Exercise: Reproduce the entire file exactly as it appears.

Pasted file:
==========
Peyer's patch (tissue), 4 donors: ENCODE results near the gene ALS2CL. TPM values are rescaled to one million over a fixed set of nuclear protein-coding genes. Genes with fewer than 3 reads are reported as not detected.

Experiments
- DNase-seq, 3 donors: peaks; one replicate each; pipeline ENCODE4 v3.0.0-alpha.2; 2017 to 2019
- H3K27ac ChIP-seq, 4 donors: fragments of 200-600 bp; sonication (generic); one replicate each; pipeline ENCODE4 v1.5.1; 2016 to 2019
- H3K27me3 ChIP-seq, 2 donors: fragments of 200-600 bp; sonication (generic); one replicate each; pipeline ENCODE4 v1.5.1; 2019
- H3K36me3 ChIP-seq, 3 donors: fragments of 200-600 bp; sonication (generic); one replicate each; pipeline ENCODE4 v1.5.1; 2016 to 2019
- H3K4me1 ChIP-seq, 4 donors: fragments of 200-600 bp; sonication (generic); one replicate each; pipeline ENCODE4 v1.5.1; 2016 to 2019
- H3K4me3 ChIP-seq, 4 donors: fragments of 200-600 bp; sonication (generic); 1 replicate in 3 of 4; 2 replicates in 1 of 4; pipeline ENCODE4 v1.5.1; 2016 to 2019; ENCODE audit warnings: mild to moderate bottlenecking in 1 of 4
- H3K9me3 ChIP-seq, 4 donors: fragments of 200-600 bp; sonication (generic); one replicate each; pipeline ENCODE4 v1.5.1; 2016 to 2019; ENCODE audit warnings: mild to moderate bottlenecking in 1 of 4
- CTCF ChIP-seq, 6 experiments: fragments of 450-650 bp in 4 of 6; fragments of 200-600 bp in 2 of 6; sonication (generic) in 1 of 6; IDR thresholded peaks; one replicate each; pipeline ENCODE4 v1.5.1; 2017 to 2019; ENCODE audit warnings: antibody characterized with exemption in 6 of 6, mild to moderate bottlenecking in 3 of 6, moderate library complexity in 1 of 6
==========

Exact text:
Peyer's patch (tissue), 4 donors: ENCODE results near the gene ALS2CL. TPM values are rescaled to one million over a fixed set of nuclear protein-coding genes. Genes with fewer than 3 reads are reported as not detected.

Experiments
- DNase-seq, 3 donors: peaks; one replicate each; pipeline ENCODE4 v3.0.0-alpha.2; 2017 to 2019
- H3K27ac ChIP-seq, 4 donors: fragments of 200-600 bp; sonication (generic); one replicate each; pipeline ENCODE4 v1.5.1; 2016 to 2019
- H3K27me3 ChIP-seq, 2 donors: fragments of 200-600 bp; sonication (generic); one replicate each; pipeline ENCODE4 v1.5.1; 2019
- H3K36me3 ChIP-seq, 3 donors: fragments of 200-600 bp; sonication (generic); one replicate each; pipeline ENCODE4 v1.5.1; 2016 to 2019
- H3K4me1 ChIP-seq, 4 donors: fragments of 200-600 bp; sonication (generic); one replicate each; pipeline ENCODE4 v1.5.1; 2016 to 2019
- H3K4me3 ChIP-seq, 4 donors: fragments of 200-600 bp; sonication (generic); 1 replicate in 3 of 4; 2 replicates in 1 of 4; pipeline ENCODE4 v1.5.1; 2016 to 2019; ENCODE audit warnings: mild to moderate bottlenecking in 1 of 4
- H3K9me3 ChIP-seq, 4 donors: fragments of 200-600 bp; sonication (generic); one replicate each; pipeline ENCODE4 v1.5.1; 2016 to 2019; ENCODE audit warnings: mild to moderate bottlenecking in 1 of 4
- CTCF ChIP-seq, 6 experiments: fragments of 450-650 bp in 4 of 6; fragments of 200-600 bp in 2 of 6; sonication (generic) in 1 of 6; IDR thresholded peaks; one replicate each; pipeline ENCODE4 v1.5.1; 2017 to 2019; ENCODE audit warnings: antibody characterized with exemption in 6 of 6, mild to moderate bottlenecking in 3 of 6, moderate library complexity in 1 of 6